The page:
Sollio Agriculture, Pursell build fertilizer coating plant

Sollio Agriculture, Pursell build fertilizer coating plant

According to the International Fertilizer Association, the use of controlled-release fertilizers could reduce by the recommended rate of a conventional fertilizer by 20 to 30 percent while achieving the same yield.


Sollio Agriculture and Pursell are forming a joint venture to build and operate a fertilizer coating plant in St. Thomas, Ontario dedicated to the production of advanced controlled-release fertilizers (CRFs). The project represents an investment more than $20 million Canadian.

Sollio Agriculture is the agribusiness division of 100-year-old Sollio Cooperative Group and is embarking on the project with partners from its retail networks. Pursell is a coating technology innovator based in Sylacauga, Alabama.

The new plant will break ground in fall 2021 and is expected to be operational in August 2022. It will produce CRFs leveraging Pursell’s coating materials and proprietary processing techniques, as well its patented technology that enables the addition of micronutrients and temperature-sensitive additives, such as biologicals, growth enhancers and soil health promoters. These controlled-release coatings improve the uptake of nutrients by plants, with the potential to improve yield and quality while lowering greenhouse gas emissions from volatilization and reducing the risk of nutrient leaching and runoff.

“Local manufacturing reduces logistics expense to customers, provides ability to offer previously unavailable CRF products to this market and supports nutrient stewardship initiatives associated with the use of fertilizer products,” Sollio Agriculture CEO Casper Kaastra said. “We are delighted to be joining forces with Pursell to make the numerous economic and environmental benefits of its CRF technology available to Canadian farmers.”

Pursell, which opened its flagship fertilizer coating plant in Sylacauga in early 2018 has also initiated plans to open an additional plant in Savannah, Georgia.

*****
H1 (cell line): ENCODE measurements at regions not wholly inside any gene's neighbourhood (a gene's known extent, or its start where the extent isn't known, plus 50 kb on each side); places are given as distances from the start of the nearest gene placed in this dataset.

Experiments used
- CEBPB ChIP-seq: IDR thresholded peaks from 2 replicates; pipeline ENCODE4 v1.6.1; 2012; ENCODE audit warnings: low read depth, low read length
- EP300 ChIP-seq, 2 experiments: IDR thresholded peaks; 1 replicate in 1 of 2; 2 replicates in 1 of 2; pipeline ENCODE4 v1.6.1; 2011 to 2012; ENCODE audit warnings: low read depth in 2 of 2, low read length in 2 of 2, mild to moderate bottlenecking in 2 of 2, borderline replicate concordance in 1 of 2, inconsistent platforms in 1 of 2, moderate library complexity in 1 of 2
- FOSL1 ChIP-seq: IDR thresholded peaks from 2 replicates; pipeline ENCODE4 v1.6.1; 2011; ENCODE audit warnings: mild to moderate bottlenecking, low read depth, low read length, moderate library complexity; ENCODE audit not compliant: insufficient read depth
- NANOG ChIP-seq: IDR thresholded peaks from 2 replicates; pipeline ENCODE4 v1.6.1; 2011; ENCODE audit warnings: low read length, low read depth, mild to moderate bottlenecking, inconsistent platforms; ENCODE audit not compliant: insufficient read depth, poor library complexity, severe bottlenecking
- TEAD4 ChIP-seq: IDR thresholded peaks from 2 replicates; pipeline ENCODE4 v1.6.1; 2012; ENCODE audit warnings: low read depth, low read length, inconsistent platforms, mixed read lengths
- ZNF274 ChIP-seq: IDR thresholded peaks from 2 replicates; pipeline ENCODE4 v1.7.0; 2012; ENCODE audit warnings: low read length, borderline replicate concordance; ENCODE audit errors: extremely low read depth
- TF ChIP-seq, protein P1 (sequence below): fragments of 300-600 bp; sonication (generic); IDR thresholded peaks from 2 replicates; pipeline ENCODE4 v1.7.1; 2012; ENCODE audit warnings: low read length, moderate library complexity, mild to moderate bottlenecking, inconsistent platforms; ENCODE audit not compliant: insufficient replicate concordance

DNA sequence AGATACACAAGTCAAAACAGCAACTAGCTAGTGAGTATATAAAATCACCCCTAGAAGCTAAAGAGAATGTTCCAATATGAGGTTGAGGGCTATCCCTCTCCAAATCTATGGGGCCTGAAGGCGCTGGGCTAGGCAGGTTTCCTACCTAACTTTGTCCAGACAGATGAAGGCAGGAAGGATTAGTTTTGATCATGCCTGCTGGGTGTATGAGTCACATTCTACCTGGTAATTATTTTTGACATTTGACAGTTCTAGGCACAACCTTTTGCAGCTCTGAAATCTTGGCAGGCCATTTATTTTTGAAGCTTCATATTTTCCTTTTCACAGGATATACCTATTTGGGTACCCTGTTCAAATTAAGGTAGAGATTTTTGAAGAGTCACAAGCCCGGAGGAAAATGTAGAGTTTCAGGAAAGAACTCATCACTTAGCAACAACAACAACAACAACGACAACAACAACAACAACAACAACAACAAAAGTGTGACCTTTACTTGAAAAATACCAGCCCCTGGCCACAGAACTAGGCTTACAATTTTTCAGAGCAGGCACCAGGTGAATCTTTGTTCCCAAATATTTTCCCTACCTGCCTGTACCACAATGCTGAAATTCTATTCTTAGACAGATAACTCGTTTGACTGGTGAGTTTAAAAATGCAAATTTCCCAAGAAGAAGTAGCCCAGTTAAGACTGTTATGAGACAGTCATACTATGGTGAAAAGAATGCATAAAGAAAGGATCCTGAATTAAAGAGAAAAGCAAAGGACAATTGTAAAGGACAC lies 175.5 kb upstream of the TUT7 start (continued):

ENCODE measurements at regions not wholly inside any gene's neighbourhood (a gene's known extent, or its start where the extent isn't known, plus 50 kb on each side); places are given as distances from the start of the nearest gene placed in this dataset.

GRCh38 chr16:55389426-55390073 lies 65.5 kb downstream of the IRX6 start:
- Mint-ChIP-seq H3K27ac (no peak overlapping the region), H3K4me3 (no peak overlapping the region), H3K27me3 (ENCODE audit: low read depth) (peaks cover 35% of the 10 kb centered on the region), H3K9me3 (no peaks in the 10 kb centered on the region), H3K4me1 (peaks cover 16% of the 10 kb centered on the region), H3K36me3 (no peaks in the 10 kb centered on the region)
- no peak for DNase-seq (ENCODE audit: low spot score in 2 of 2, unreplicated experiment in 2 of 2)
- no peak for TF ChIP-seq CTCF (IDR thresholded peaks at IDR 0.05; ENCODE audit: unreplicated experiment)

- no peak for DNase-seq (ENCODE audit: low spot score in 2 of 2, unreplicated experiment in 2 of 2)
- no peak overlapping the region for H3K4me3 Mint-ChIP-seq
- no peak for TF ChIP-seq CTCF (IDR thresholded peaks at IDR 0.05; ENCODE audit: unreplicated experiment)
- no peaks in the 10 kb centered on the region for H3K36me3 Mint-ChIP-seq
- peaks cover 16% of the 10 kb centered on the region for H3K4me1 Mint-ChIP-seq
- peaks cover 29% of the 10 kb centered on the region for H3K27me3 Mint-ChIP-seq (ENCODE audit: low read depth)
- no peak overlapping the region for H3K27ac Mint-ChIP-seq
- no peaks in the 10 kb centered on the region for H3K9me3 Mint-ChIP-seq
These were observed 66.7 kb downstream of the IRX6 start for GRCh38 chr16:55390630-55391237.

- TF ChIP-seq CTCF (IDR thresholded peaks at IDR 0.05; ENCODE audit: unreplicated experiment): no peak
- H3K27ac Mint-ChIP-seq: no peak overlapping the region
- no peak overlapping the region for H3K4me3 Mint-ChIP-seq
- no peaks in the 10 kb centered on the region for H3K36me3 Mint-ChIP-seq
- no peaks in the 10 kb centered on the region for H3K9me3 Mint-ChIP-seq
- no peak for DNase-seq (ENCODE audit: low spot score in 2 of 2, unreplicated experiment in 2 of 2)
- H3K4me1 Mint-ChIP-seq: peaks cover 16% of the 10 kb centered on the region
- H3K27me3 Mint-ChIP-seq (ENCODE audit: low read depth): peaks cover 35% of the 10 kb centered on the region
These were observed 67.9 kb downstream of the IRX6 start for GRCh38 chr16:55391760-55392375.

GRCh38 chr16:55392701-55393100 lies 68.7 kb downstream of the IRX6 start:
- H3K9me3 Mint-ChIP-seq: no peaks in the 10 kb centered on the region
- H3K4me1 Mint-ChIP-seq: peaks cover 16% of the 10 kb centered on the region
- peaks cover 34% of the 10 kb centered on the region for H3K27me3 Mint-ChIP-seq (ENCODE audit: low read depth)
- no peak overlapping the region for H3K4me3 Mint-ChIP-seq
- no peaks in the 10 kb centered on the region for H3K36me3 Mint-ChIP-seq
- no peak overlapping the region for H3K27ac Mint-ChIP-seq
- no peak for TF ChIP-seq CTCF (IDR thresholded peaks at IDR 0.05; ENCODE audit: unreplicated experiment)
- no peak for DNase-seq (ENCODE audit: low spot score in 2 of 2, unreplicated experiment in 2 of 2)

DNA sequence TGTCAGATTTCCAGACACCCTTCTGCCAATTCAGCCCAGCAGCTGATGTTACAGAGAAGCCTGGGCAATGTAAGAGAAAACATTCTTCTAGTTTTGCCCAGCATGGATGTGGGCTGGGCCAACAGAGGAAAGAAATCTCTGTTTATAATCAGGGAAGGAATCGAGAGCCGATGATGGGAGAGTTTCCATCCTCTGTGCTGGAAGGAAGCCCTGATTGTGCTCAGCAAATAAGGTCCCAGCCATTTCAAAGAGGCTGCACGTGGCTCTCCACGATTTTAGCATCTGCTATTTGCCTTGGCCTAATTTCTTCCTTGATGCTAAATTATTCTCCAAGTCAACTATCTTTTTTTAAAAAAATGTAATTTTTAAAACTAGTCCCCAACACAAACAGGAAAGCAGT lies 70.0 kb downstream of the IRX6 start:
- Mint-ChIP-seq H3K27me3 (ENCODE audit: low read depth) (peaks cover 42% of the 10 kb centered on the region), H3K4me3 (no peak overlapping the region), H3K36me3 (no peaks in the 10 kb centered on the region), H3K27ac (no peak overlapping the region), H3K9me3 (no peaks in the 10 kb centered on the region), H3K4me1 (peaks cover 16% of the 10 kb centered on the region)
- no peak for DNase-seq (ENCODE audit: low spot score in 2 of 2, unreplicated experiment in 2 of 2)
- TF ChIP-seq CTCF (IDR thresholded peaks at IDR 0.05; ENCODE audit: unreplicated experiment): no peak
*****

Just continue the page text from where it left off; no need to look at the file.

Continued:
“Partnering with members of Sollio Cooperative Group to build a plant in St. Thomas is ideal,” Pursell CEO Nick Adamchak said. “It’s located in close proximity to substrate and material suppliers and creates opportunities for retailers in the region to address the diverse nutrition needs of their customers in a predictable, prescriptive and profitable way. This first license of the Pursell Technology outside of the U.S. also enables us to move forward in further international licensing opportunities with our partners at Stamicarbon.”

Historically, CRF products have been difficult to access for commodity agricultural crops such as corn, wheat, canola, or potatoes, and have been used primarily in turf and ornamental and specialty agriculture in the region. Pursell’s coating innovation and technology, coupled with local manufacturing of products, make widespread adoption of CRF into the commodity agriculture market economically and environmentally feasible. “The establishment of our St. Thomas plant gives growers in eastern Canada and the northeastern U.S. access to controlled-release nitrogen, phosphate and potash fertilizers, as well as customized plant nutrition options,” Adamchak said.

The St. Thomas plant will produce upwards of 100,000 tonnes at full capacity. According to the International Fertilizer Association, the use of CRFs could reduce by the recommended rate of a conventional fertilizer by 20 to 30 percent while achieving the same yield. CRFs provide a more predictable, precise release curve, so growers can time when plants receive nutrients. Growers using CRFs can also enjoy cost savings from being able to reduce fertilizer applications, add more micronutrients and improve overall plant and soil health.

“We have tested CRFs at our crop production research farm over four years and found that a preplant application of urea coated with Pursell’s new technology significantly increased corn yield and profitability,” Sollio Agriculture Crop Management researcher Dr. Lucie Kablan said. “We are also conducting promising trials on coated phosphorus and muriate of potash and have partnered with McGill University to evaluate the environmental benefits of CRFs in terms of greenhouse gas emissions. This will provide useful data to make recommendations to Canadian farmers.”